Jump ahead to:
AI - Artificial Intelligence
When new technologies emerge they benefit different groups at different times. Generative artificial intelligence (ai) first helped software developers, who could use GitHub Copilot, a code-writing ai assistant, from 2021. The next year came other tools, such as Chatgpt and dall-e 2, which let all manner of consumers instantly produce words and pictures.
In 2023 tech giants gained, as investors grew more excited about the prospects of generative ai. An equally weighted share-price index of Alphabet, Amazon, Apple, Meta, Microsoft and Nvidia grew by nearly 80% (see chart). Tech firms benefited because they supply either the ai models themselves, or the infrastructure that powers and delivers them.
In 2024 the big beneficiaries will be companies outside the technology sector, as they adopt ai in earnest with the aim of cutting costs and boosting productivity. There are three reasons to expect enterprise adoption to take off.
First, large companies spent much of 2023 experimenting with generative ai. Plenty of firms are using it to write the first drafts of documents, from legal contracts to marketing material. JPMorgan Chase, a bank, used the technology to analyse Federal Reserve meetings to try to glean insights for its trading desk.
As the experimental phase winds down, firms are planning to deploy generative ai on a larger scale. That could mean using it to summarise recordings of meetings or supercharging research and development. A survey by kpmg, an audit firm, found that four-fifths of firms said they planned to increase their investment in it by over 50% by the middle of 2024.
Second, more ai products will hit the market. In late 2023 Microsoft rolled out an ai chatbot to assist users of its productivity software, such as Word and Excel. It launched the same thing for its Windows operating system. Google will follow suit, injecting ai into Google Docs and Sheets. Startups will pile in, too. In 2023 venture-capital investors poured over $36bn into generative ai, more than twice as much as in 2022.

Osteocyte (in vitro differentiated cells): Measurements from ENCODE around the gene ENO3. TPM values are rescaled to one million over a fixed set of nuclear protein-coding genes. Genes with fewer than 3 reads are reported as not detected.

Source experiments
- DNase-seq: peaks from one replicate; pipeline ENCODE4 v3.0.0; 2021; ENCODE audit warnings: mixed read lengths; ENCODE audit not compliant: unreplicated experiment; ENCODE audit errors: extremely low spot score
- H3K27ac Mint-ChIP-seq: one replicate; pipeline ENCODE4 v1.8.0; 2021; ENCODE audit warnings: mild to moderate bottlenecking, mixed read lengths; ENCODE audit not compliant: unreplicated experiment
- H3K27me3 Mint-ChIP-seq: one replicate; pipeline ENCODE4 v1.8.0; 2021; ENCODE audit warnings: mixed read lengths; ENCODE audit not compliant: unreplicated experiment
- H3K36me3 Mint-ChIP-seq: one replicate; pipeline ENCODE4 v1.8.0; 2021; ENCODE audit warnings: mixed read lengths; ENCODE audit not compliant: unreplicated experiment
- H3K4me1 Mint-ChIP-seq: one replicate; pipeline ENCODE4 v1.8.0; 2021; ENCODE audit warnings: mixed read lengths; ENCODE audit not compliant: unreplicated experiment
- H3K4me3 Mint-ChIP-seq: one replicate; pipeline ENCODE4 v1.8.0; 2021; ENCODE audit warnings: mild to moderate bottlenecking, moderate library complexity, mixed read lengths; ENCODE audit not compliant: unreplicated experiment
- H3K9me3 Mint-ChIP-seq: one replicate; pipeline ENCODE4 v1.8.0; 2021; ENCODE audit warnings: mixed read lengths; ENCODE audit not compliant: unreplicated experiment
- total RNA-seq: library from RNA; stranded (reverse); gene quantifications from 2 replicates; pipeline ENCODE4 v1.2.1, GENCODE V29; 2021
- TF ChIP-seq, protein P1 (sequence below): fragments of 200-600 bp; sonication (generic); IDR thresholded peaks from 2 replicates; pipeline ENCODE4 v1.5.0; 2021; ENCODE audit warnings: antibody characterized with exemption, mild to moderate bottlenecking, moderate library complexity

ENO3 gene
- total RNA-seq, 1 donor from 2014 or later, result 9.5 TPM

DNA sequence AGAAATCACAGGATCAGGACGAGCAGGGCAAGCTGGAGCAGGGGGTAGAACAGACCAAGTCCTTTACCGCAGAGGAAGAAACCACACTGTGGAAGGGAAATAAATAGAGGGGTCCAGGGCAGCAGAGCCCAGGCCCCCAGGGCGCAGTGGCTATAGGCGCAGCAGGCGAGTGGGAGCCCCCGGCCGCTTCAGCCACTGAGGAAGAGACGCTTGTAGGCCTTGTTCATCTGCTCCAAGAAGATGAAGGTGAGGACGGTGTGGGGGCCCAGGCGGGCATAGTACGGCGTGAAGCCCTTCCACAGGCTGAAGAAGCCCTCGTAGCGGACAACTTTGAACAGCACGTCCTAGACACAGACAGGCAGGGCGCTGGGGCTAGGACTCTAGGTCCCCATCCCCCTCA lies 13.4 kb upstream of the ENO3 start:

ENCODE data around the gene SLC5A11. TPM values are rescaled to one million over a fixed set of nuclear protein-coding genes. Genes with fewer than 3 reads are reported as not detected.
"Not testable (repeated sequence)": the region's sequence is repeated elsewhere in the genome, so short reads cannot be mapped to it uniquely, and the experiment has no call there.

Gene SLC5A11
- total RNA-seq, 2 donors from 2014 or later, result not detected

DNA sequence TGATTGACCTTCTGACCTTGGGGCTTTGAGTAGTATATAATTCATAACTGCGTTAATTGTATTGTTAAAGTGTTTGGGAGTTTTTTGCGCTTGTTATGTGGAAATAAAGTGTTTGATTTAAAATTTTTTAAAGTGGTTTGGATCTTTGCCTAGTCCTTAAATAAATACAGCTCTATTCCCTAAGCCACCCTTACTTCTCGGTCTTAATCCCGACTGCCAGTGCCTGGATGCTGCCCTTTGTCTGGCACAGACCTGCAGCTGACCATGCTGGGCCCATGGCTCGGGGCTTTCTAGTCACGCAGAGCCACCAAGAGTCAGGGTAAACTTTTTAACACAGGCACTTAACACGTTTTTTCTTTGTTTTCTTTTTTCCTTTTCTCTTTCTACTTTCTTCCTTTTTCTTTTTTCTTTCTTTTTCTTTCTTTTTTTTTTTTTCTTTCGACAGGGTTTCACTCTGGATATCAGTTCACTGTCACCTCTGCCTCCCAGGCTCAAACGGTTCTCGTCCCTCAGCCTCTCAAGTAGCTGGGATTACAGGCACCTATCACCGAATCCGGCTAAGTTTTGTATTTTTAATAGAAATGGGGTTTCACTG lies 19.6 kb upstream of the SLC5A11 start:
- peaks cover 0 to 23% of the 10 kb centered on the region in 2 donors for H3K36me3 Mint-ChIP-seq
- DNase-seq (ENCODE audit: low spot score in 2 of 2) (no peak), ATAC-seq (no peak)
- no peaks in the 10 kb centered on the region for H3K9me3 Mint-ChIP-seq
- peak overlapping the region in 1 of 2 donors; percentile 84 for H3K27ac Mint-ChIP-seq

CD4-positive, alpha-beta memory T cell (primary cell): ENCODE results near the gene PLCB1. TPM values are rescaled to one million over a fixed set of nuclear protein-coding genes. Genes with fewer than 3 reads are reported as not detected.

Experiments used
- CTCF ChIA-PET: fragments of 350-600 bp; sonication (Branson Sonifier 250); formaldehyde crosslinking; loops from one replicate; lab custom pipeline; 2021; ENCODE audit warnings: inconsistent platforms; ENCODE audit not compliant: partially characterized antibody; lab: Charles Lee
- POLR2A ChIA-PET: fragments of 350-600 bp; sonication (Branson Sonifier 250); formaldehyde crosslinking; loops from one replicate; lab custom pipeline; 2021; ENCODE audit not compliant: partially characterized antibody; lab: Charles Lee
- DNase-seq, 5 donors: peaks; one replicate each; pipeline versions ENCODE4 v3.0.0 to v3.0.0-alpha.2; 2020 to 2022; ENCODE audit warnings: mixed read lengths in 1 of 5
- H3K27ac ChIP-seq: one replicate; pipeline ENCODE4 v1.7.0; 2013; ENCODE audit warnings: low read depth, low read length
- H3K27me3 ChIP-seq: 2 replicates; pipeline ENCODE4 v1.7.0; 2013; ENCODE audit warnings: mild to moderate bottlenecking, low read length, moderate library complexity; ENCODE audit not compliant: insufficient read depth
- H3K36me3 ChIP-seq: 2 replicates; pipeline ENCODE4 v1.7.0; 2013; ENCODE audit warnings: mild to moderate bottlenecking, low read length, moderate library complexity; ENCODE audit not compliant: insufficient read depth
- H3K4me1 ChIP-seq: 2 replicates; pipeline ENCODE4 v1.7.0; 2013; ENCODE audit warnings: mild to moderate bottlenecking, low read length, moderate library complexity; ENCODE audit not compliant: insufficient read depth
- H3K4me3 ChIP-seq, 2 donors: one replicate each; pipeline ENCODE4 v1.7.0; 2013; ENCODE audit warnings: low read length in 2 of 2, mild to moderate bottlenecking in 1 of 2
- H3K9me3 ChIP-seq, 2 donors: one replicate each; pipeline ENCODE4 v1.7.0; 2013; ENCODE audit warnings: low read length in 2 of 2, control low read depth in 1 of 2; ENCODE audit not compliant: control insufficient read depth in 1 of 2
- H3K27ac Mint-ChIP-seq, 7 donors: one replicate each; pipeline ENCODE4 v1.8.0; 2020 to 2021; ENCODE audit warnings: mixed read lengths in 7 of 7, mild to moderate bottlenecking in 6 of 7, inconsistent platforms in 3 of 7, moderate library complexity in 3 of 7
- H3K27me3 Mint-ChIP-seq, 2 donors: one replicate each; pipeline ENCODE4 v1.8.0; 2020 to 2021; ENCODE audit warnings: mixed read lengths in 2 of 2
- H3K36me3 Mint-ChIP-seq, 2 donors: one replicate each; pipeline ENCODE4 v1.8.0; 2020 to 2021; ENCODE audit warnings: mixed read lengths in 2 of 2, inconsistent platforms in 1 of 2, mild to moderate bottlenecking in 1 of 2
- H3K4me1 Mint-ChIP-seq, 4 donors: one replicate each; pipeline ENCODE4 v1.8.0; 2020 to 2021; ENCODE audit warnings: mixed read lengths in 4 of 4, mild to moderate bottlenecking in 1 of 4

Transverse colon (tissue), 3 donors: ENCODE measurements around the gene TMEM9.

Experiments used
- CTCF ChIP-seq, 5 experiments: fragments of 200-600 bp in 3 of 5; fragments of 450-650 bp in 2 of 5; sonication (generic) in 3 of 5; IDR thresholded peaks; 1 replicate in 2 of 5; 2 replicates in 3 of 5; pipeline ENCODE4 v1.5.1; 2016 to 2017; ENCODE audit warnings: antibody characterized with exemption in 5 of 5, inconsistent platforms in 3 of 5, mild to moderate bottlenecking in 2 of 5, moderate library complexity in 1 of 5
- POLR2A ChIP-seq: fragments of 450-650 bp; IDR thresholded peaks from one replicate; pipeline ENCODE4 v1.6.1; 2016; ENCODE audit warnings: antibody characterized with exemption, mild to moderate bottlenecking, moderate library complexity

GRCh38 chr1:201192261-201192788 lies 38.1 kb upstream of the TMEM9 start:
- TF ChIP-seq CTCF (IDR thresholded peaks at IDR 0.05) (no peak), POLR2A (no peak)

The third reason is talent. ai gurus are still in high demand. PredictLeads, a research firm, says about two-thirds of s&p 500 firms have posted job adverts mentioning ai. For those companies, 5% of adverts now mention the technology, up from an average of 2.5% over the past three years. But the market is easing. A survey by McKinsey, a consultancy, found that in 2023 firms said it was getting easier to hire for ai-related roles.
Which firms will be the early adopters? Smaller ones will probably take the lead. That is what happened in previous waves of technology such as smartphones and the cloud. Tiddlers are usually more nimble and see technology as a way to gain an edge over bigger fish.
Among larger companies, data-centric firms, like those in health care and financial services, will be able to move fastest. That is because poor data management is a big risk for deploying ai. Managers worry about valuable data leaking out through ai tools. Firms without solid data management may have to reorganise their systems before it is feasible to deploy generative ai. Using the technology can feel like science fiction, but getting it to work safely is a much more humdrum affair.